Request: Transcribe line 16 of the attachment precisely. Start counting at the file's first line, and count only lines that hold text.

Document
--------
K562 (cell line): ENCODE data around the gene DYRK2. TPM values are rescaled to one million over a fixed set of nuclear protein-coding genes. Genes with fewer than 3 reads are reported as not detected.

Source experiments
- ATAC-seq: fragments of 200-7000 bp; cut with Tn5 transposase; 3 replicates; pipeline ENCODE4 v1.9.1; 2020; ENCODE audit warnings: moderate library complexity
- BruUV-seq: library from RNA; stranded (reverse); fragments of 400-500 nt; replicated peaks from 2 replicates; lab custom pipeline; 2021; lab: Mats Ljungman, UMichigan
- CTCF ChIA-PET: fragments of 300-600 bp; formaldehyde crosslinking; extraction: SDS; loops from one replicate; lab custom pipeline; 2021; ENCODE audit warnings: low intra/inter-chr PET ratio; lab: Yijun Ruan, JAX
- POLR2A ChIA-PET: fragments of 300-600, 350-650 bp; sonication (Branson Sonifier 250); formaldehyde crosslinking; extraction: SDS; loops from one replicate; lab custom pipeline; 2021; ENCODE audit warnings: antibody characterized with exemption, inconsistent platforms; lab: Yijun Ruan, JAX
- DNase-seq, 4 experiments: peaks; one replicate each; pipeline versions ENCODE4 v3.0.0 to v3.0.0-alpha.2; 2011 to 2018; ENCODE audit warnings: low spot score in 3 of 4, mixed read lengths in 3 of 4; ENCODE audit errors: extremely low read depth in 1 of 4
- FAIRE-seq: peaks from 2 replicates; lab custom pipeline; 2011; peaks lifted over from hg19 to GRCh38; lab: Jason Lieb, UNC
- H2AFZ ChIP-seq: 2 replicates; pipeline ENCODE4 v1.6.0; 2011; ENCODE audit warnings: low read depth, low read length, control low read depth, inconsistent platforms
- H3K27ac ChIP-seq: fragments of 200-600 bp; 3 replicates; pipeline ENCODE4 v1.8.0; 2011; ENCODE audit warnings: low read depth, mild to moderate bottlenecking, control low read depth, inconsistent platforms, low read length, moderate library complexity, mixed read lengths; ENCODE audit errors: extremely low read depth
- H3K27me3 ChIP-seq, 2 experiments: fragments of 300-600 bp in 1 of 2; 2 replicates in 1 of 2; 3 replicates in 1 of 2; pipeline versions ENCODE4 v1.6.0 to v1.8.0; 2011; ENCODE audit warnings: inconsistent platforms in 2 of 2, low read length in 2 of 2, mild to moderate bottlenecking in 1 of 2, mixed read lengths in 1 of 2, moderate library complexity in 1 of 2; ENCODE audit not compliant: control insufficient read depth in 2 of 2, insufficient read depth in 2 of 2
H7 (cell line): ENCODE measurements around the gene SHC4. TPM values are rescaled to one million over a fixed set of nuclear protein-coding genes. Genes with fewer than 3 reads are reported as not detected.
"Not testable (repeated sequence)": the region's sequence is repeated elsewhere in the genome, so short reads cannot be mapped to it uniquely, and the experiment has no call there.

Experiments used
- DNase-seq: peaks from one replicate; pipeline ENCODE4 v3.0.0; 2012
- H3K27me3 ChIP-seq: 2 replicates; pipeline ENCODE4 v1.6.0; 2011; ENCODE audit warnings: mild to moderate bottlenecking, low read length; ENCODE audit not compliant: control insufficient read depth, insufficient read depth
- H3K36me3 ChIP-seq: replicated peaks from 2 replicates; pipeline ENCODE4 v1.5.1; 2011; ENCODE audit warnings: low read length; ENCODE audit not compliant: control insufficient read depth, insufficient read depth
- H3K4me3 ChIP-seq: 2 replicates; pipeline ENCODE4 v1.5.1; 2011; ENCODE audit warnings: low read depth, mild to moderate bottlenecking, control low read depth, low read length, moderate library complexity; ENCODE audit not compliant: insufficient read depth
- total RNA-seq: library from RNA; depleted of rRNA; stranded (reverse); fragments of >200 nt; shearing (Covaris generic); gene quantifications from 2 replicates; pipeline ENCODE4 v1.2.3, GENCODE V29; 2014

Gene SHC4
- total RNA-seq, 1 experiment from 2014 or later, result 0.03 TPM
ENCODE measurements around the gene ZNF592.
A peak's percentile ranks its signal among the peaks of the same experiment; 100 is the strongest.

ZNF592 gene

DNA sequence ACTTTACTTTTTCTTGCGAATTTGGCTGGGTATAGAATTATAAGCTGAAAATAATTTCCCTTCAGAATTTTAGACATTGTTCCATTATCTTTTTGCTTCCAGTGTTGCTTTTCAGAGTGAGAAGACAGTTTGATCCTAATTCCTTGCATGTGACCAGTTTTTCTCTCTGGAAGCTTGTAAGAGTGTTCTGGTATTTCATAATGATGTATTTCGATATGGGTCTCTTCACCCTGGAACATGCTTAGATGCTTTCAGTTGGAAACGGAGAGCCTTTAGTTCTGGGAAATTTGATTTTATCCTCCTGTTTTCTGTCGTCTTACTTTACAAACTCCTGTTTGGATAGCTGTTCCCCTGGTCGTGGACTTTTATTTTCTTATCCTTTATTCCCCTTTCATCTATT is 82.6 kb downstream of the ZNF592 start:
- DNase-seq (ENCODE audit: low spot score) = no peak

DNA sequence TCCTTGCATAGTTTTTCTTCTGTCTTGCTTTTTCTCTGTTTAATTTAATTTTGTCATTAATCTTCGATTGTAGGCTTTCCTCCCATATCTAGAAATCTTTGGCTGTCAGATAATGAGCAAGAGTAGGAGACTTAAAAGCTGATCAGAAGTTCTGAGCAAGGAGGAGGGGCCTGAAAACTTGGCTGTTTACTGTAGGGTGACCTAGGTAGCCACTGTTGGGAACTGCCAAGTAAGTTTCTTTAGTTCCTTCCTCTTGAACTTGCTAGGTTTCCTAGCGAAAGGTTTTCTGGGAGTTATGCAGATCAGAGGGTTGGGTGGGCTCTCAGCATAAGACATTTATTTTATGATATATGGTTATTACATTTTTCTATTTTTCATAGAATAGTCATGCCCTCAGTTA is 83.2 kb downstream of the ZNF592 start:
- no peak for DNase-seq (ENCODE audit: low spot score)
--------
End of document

- H3K27me3 ChIP-seq: 2 replicates; pipeline ENCODE4 v1.6.0; 2011; ENCODE audit warnings: mild to moderate bottlenecking, low read length; ENCODE audit not compliant: control insufficient read depth, insufficient read depth